What’s happening this summer?

It is already June, and I am soooo behind. My goal for this summer was to publish four handbooks, charging very little for them, so you could have a kind of road map to how a more productive and active summer than might be usual for those of you who just want to chill out for a few months.

Handbooks for the summer on Kindle

So how am I doing? I do have two handbooks finished and published in the Kindle bookstore. Two more scheduled now for late summer, but I take heart that maybe they won’t be so late after all because one of them is about what you can do to prepare for fall, whether you are in school still or not.

In case there is still time for performing arts career direction, even though you might already be immersed in summer activities, here they are:

You can check them out by following the links to my Kindle bookshelf.

Online Theatre Repertory

What is it that has made these handbooks so late? Yes, I do live within walking distance of the beach, but at my age, sun is not my friend. No, I have been indoors, at this computer, writing original dialogue for what I call podcasts, but which are audio versions of theatre repertory. The dialogue ties together pieces and cuttings from novels and short stories, poems, plays, and essays around a theme. This next podcast is about the Summer Olympics in Rio. George wants to go to Rio. Martha, his wife, just laughs at him, knowing he expects the Girl from Ipanema will materialize on the beaches there.

I bet none of you know who the heck that is. Ask someone older.

So the podcast involves finding a theme, then finding and cutting pieces we can use (without infringing on copyright), rehearsing with me directing and acting, and teaching what I know about the techniques of oral interpretation of literature. Then we record it all and edit the recordings,

We’ve done three so far. You can catch the latest on www.theatrefollies.com.

I am also preparing a workshop for my community theatre on how to do Readers Theatre, a form of theatre I really enjoy because it makes good use of the voice.  It will be ready this fall and I plan to make it available online. You teachers out there may want to check it out on www.theatreowl.com.

If this issue sounds like a pitch to sell, or as the Car Talk brothers call it, “shameless commerce,” it is. Lots have gone into these projects and I would like to know that maybe some of it is useful or instructive, or merely entertaining for you.

All of this is going on in what are the hottest and most humid days and nights of the Florida seasons. But no sweat! I’m doing theatre!

What are you doing?

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Hit record

For a while now, I have been working on a pet project: online coursework for high school performing arts classrooms. It would reverse the classroom model: Students would take the core part of the class on their own time and online, but would use scheduled class time to work with the teacher and each other on projects that would reinforce what they were learning.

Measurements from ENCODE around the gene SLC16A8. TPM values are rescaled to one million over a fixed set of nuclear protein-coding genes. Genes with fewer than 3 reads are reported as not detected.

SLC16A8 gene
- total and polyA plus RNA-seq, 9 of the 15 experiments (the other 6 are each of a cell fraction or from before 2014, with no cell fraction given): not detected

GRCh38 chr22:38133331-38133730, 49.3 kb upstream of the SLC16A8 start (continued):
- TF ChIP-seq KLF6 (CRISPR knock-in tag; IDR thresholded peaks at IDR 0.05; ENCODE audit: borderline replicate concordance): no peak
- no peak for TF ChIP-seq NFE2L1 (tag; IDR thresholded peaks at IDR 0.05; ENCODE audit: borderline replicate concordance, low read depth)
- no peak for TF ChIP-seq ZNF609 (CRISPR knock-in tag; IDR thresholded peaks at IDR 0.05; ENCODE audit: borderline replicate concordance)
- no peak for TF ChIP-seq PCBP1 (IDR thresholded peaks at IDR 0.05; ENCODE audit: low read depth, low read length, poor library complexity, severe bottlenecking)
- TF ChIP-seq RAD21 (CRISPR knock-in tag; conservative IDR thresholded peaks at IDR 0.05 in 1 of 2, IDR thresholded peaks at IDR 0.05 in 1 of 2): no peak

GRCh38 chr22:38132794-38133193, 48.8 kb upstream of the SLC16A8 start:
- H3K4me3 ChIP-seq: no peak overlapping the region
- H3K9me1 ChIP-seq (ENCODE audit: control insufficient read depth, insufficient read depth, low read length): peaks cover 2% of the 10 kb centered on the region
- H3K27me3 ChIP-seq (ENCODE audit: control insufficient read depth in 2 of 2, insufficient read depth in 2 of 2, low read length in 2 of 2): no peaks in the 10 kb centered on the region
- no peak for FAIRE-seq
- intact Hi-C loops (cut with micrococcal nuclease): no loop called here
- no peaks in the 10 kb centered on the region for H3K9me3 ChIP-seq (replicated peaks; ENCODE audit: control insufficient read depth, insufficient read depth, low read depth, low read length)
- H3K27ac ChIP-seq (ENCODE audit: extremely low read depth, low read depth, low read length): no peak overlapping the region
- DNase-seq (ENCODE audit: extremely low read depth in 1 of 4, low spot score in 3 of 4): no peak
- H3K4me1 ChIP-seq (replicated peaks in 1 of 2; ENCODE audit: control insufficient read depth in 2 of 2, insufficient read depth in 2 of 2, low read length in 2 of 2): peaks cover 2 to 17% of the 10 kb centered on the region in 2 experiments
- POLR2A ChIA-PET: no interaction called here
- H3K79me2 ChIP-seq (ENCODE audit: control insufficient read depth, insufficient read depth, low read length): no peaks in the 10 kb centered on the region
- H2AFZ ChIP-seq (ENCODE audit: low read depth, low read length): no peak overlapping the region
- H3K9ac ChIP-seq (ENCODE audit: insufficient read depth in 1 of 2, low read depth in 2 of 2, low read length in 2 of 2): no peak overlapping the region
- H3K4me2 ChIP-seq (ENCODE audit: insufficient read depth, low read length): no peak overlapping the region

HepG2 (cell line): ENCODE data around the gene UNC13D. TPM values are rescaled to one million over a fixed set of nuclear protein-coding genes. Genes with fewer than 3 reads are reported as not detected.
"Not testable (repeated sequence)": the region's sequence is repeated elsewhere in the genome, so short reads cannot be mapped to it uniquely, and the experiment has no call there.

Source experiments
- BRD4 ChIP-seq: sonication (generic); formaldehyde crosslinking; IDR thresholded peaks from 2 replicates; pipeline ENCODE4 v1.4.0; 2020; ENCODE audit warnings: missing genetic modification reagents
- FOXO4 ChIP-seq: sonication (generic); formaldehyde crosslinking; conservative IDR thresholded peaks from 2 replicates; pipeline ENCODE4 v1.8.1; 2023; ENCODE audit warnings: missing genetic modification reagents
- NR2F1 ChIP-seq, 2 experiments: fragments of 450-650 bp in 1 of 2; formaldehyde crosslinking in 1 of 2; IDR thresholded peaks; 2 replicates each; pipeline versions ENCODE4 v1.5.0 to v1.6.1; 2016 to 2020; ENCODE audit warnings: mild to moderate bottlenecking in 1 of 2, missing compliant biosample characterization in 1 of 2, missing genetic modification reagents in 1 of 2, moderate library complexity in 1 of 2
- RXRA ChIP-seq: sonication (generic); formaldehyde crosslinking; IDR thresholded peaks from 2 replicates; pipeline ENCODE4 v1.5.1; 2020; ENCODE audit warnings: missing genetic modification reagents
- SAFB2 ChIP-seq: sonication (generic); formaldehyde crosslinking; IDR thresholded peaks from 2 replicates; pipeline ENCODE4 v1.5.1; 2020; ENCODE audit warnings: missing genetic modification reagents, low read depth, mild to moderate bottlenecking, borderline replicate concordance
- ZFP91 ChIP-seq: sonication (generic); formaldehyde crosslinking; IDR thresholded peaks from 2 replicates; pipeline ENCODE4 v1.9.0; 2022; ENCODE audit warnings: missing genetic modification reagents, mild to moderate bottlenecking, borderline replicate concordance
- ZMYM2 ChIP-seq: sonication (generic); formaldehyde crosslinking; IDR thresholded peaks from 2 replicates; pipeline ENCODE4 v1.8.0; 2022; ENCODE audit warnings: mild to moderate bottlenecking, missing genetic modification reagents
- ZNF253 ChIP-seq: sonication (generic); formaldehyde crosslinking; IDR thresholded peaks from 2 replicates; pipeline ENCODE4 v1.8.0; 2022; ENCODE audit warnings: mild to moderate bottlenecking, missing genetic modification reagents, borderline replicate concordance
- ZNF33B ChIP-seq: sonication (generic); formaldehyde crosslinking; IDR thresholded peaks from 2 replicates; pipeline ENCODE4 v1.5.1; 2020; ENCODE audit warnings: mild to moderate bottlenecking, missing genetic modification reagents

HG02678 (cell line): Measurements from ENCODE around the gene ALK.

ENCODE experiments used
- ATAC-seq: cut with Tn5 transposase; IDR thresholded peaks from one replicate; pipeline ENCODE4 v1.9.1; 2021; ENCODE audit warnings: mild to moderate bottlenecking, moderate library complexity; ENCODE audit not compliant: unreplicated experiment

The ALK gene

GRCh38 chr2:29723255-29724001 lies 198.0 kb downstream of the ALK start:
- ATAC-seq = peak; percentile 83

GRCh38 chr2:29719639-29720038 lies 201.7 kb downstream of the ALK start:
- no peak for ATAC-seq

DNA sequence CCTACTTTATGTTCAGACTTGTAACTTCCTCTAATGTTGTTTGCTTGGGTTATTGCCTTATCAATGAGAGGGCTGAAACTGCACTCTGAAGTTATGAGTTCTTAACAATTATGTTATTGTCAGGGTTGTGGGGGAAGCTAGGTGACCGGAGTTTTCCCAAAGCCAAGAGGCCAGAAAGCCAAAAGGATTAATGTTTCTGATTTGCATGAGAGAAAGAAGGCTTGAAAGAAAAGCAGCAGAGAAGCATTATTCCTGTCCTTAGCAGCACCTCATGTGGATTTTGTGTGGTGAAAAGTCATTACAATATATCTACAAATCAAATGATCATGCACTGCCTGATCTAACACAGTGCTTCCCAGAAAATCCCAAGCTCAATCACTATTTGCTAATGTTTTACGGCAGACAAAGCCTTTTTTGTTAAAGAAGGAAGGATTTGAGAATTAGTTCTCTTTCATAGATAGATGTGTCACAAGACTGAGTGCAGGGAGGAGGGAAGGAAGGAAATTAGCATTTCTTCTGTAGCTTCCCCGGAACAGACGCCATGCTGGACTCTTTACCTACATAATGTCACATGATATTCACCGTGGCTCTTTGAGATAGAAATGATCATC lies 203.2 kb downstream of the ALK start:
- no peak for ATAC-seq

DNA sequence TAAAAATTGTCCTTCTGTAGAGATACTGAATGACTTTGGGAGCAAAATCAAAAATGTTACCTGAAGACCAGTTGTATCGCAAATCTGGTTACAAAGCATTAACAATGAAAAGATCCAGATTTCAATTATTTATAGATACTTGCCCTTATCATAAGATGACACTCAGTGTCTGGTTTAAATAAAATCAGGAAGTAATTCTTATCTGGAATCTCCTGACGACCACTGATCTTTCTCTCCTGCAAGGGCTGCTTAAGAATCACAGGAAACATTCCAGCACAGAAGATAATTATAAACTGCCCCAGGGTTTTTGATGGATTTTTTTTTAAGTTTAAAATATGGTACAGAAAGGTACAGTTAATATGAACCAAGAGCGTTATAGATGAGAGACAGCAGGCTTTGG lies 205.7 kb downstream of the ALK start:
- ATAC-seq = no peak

Coming up with projects has forced me to face the reality that in spite of the timeliness of online coursework, I have been relying on outdated models for the assignments.

But. I have been preaching to my niece that it is her generation who will innovate, who will see the possibilities between old theatre and what will be. She is the future, I tell her. My role, I tell her, is to help her see the possibilities.

So. I read about a new television network in The New Yorker in an article by Emily Nussbaum, the television critic who I like a lot. Pivot the network is called. It’s supposed to be for the younger generation and even though the likes of me watches it, I guess it is. I’m hoping it will get me to see things differently. Explore the possibilities.

I now have an idea to include in assignments where students make performance works of art using the internet and all the production tools available to almost everyone. And to do it through collaboration with each other in one theatre class, or several in one school, or – what-the-heck- students in other schools all around the country. Each class would contribute part of the whole project. It would be managed and directed by the teachers – or even me – who would help students put the project together into a unified and exciting whole.

Guess what? Joseph Gordon-Levitt is already doing it, though on a professional level. On Pivot. He has a production studio called HitRECord that draws from contributors all over the world. His studio puts it together and the results are new, fresh, innovative, and fascinating.

So there you have it. The future is already here and why couldn’t this online class of ours do something innovative? Or maybe something that brings together live performance mixed with technology?

One of the modules I’m developing introduces the designers who work in the theatre to the students and one of these designers is a Media or Digital Media designer. Who knew? In my day there was no media to design and theatre people made the sets by putting pieces of lumber together, covering them with heavy canvas, and painting these pieces to look like what they were supposed to be. Back in the day (don’t you love that expression?) the only time I saw media on stage was in a new play by Grace McKeaney at a theatre near Chicago. She had video playing on screens behind the live actors and it was exciting. But it didn’t become a trend.

But now, whole sets are digital or have digital accompaniments. Happens all the time. Can we do this? Is it something anyone out there would like to work on? Can it be something that we would need a Digital Media designer for? Or do you know a student or two who would know exactly what to do?

Any thoughts or observations?

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